Spring Statement: Thewliss calls for support for WASPI women
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MORE than 3.5 million women born in the 1950s who were forced to work up to six years longer than expected have fought long and hard for redress. They call themselves Waspi women, which stands for Women Against State Pension Injustice, and refuse to give up the fight.
Waspi campaigners argued that they were not given sufficient warning of the change, which saw their retirement age jump from 60 to 65, and then 66 in 2020.
Many did not realise until the last minute that they would have to work for five or six years longer, and suffered massive hardship.
One year ago this month, Waspi women were celebrating a ruling by the Parliamentary & Health Service Ombudsman.
It said the Department for Work and Pensions (DWP) should have written individual letters to affected women 28 months before it finally sent them out, which it called “maladministration”.
Hilary Simpson, chair of Waspi 2018, said the lack of notice had devastating effects for thousands of women whose plans for life after 60 were shattered. “Some had to sell or re-mortgage their homes, while others had to continue working despite ill health.”
Many were unable to do so due to failing health and scraped by on state benefits, or died before receiving a penny in pension. “Others had to abandon commitments they had made to their families to provide care for grandchildren or elderly relatives,” Simpson said.
The Ombudsman’s announcement only concluded the first stage of its investigation. It is now deep into the second stage, whether the maladministration led to injustice, which Simpson hopes will be completed “any day now”.
The third and final stage will be a recommendation to Parliament, with MPs having the final say.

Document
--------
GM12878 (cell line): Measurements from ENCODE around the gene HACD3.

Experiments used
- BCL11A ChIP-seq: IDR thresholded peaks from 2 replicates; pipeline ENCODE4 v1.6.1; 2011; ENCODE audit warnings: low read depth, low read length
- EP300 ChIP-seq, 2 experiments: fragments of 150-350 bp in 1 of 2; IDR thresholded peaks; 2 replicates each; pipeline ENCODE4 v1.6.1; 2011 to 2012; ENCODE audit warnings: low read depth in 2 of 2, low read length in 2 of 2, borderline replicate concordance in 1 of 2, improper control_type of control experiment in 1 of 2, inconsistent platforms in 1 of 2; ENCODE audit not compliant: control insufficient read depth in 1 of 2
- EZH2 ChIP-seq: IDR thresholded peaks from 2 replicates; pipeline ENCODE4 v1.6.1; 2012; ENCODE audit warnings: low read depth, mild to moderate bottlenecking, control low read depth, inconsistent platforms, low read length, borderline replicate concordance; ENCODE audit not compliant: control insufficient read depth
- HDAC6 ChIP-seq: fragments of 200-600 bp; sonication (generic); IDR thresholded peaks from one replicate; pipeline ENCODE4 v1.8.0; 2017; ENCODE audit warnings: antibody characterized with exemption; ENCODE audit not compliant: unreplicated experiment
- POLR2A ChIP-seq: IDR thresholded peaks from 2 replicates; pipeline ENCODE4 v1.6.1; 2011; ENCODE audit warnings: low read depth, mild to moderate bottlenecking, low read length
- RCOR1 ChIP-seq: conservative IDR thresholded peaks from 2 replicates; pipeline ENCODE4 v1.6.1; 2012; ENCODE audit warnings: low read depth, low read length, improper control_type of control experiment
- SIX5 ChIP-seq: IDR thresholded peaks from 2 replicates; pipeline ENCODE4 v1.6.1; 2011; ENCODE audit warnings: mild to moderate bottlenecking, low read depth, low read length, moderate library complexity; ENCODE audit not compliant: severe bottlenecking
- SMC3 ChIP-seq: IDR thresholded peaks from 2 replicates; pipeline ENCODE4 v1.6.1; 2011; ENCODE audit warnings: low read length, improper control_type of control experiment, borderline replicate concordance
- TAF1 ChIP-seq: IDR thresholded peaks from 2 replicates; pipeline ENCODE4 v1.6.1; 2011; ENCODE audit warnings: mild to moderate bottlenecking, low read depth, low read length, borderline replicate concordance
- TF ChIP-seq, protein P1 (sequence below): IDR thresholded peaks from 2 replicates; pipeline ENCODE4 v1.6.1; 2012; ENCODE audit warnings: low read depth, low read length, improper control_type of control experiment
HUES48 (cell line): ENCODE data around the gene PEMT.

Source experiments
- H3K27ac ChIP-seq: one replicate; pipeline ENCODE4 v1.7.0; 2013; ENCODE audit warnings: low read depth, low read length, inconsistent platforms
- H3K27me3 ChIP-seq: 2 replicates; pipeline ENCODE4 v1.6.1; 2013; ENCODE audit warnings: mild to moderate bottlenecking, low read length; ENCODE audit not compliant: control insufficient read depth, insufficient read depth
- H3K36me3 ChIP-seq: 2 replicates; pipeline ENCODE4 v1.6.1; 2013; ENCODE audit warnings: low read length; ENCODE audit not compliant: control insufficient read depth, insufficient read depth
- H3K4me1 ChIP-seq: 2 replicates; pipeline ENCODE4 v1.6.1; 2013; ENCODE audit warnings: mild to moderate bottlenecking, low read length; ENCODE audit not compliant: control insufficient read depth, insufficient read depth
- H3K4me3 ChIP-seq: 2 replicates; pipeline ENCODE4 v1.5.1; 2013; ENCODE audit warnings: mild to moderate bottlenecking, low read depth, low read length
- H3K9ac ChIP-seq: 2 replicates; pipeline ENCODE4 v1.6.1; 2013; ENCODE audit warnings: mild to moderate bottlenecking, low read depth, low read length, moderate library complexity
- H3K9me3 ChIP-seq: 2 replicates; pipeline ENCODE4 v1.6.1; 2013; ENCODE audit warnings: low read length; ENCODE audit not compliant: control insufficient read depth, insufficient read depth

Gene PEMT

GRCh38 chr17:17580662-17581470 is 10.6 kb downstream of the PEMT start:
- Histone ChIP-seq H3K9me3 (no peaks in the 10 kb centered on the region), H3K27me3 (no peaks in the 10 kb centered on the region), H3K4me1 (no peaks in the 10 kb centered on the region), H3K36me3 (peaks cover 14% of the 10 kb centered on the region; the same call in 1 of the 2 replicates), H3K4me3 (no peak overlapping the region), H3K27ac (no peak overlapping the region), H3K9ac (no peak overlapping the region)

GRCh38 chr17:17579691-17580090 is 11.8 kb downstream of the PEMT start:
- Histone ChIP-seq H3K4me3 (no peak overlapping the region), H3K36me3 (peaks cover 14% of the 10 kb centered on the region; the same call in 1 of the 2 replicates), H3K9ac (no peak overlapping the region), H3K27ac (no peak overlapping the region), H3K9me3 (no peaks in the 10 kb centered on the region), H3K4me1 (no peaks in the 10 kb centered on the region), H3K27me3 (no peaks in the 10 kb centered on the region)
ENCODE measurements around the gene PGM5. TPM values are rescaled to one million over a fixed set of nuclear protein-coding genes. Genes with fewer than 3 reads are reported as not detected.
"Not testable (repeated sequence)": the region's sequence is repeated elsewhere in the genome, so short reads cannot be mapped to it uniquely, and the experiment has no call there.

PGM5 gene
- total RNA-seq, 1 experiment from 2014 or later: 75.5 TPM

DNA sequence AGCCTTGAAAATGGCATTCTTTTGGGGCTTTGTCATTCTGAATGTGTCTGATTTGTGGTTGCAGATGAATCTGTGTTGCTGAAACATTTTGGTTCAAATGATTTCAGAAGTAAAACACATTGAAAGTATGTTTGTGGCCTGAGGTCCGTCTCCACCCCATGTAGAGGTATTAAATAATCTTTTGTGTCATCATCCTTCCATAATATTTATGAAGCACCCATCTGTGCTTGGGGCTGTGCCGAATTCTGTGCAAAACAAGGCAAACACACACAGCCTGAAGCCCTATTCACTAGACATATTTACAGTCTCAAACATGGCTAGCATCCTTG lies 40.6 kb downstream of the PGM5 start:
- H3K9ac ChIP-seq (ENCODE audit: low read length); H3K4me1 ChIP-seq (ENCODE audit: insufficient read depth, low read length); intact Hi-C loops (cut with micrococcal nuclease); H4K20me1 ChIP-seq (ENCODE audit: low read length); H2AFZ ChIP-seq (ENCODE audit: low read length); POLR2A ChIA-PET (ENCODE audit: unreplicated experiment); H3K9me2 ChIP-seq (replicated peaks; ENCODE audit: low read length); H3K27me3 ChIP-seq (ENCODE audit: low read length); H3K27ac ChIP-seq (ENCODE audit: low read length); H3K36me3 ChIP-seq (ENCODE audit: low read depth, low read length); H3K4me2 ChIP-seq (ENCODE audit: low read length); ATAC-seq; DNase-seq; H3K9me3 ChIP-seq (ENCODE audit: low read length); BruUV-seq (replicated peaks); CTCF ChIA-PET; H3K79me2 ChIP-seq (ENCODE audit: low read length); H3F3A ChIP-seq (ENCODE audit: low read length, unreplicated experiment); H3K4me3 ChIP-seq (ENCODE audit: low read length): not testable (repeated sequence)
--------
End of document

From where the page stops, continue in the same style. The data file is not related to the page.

Waspi women have been working to get MPs onside, and have won support from Labour leader Sir Keir Starmer and Lib Dem leader Ed Davies, as well as Scottish First Minister Nicola Sturgeon, Plaid Cymru and even some Tory MPs.
Campaigners refuse to put a figure on how much compensation they want, but previous calculations suggest that if they do get anything, it might be substantial.
During the 2019 general election, then Labour leader Jeremy Corbyn said the country owed a “moral debt” to Waspi woman and promised them an average payment of £15,380.
Some of those hardest hit would get up to £31,300.
The Liberal Democrats say Waspi women should get £15,000 each. In its submission to the Ombudsman, the Women All-Party Parliamentary Group suggested they get at least £10,000.
The DWP has fought back, pointing out that the Government decided to equalise the State Pension age for men and women more than 25 years ago, as a long-overdue move towards gender equality.
It said it had been supported by both the High Court and Court of Appeal, which found it acted entirely lawfully and did not discriminate on any grounds.
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Waspi women refuse to accept these arguments and felt vindicated by the Ombudsman’s ruling.
They are now waiting to see what it will decide.
If the Ombudsman says the maladministration did lead to injustice, their hopes of a financial settlement will rise sharply.
Any other result would come as a huge disappointment for women who have suffered years of hardship.
Simpson said they are are not giving up. “Our campaign is determined to see this through to the bitter end and obtain justice via fair and fast compensation.”
They continue to hold protests, parades, public awareness sessions and other activities to highlight their struggle.
Simpson said: “1950s women will not be side-lined, they are not a soft touch, and they are not going away.”
Waspi women have lost none of their sting. Now the day of reckoning is edging closer.
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